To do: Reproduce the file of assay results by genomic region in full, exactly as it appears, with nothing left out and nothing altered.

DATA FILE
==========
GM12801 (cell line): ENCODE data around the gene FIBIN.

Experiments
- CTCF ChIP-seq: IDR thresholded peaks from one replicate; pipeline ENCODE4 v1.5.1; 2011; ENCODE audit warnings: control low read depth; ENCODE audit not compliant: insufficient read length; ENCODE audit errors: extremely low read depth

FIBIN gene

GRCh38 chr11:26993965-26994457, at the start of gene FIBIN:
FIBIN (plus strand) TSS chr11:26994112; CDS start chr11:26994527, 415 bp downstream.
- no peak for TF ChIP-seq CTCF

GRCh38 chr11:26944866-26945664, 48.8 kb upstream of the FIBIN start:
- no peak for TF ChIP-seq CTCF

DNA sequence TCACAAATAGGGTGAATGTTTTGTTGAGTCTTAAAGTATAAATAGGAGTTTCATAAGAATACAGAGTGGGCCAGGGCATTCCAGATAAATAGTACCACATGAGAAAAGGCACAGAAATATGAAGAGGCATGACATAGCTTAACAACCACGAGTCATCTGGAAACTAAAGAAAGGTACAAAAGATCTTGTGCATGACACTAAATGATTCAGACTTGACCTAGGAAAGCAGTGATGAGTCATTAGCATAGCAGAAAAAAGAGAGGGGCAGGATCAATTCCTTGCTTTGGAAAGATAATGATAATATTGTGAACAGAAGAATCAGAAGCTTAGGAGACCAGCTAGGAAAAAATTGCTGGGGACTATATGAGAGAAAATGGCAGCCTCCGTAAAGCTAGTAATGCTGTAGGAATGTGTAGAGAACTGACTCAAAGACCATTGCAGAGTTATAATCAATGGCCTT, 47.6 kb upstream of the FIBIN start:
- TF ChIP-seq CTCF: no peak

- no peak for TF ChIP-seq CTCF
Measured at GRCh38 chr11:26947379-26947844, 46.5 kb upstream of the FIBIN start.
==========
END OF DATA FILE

GM12801 (cell line): ENCODE data around the gene FIBIN.

Experiments
- CTCF ChIP-seq: IDR thresholded peaks from one replicate; pipeline ENCODE4 v1.5.1; 2011; ENCODE audit warnings: control low read depth; ENCODE audit not compliant: insufficient read length; ENCODE audit errors: extremely low read depth

FIBIN gene

GRCh38 chr11:26993965-26994457, at the start of gene FIBIN:
FIBIN (plus strand) TSS chr11:26994112; CDS start chr11:26994527, 415 bp downstream.
- no peak for TF ChIP-seq CTCF

GRCh38 chr11:26944866-26945664, 48.8 kb upstream of the FIBIN start:
- no peak for TF ChIP-seq CTCF

DNA sequence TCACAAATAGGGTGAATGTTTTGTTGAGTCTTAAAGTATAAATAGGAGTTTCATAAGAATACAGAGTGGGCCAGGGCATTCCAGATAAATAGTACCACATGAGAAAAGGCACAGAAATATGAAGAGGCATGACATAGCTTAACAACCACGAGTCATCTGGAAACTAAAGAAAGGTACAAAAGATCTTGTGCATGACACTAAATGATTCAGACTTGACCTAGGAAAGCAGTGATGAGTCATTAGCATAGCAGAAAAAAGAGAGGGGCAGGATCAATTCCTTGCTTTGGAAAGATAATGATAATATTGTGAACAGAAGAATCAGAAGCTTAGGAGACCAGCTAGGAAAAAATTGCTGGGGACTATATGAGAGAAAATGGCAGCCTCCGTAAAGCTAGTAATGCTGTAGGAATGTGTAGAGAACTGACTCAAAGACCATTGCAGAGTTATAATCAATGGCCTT, 47.6 kb upstream of the FIBIN start:
- TF ChIP-seq CTCF: no peak

- no peak for TF ChIP-seq CTCF
Measured at GRCh38 chr11:26947379-26947844, 46.5 kb upstream of the FIBIN start.